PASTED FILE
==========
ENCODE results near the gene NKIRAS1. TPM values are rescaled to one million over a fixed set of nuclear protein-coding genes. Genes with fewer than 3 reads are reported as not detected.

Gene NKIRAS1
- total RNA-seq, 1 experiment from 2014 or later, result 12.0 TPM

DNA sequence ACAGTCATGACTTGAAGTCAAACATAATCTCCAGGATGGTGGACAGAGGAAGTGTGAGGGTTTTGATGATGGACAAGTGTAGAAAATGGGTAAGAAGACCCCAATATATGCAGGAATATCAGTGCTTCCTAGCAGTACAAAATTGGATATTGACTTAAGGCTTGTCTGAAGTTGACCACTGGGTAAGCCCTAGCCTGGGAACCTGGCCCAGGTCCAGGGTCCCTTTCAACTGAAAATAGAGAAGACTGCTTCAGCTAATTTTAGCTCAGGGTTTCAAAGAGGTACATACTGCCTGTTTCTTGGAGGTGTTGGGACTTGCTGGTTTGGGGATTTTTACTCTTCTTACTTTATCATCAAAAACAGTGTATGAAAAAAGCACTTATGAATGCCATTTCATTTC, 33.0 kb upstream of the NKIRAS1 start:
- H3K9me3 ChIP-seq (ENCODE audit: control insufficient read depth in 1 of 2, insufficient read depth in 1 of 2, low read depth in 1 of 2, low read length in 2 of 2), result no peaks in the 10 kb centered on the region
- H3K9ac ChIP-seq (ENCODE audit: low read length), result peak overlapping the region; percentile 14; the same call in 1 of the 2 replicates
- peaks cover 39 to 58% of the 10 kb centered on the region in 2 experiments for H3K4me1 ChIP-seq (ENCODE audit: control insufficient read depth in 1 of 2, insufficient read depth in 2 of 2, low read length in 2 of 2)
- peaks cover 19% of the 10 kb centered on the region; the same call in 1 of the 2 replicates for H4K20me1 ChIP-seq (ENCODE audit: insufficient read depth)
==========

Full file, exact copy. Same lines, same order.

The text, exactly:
ENCODE results near the gene NKIRAS1. TPM values are rescaled to one million over a fixed set of nuclear protein-coding genes. Genes with fewer than 3 reads are reported as not detected.

Gene NKIRAS1
- total RNA-seq, 1 experiment from 2014 or later, result 12.0 TPM

DNA sequence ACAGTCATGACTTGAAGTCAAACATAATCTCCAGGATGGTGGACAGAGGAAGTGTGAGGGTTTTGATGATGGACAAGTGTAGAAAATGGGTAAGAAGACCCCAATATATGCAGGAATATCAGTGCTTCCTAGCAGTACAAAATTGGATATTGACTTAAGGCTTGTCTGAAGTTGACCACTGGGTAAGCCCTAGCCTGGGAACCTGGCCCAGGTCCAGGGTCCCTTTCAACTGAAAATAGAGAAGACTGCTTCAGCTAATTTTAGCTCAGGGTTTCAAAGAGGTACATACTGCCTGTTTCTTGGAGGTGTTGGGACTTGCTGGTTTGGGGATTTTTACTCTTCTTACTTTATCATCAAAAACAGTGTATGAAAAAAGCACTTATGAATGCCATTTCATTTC, 33.0 kb upstream of the NKIRAS1 start:
- H3K9me3 ChIP-seq (ENCODE audit: control insufficient read depth in 1 of 2, insufficient read depth in 1 of 2, low read depth in 1 of 2, low read length in 2 of 2), result no peaks in the 10 kb centered on the region
- H3K9ac ChIP-seq (ENCODE audit: low read length), result peak overlapping the region; percentile 14; the same call in 1 of the 2 replicates
- peaks cover 39 to 58% of the 10 kb centered on the region in 2 experiments for H3K4me1 ChIP-seq (ENCODE audit: control insufficient read depth in 1 of 2, insufficient read depth in 2 of 2, low read length in 2 of 2)
- peaks cover 19% of the 10 kb centered on the region; the same call in 1 of the 2 replicates for H4K20me1 ChIP-seq (ENCODE audit: insufficient read depth)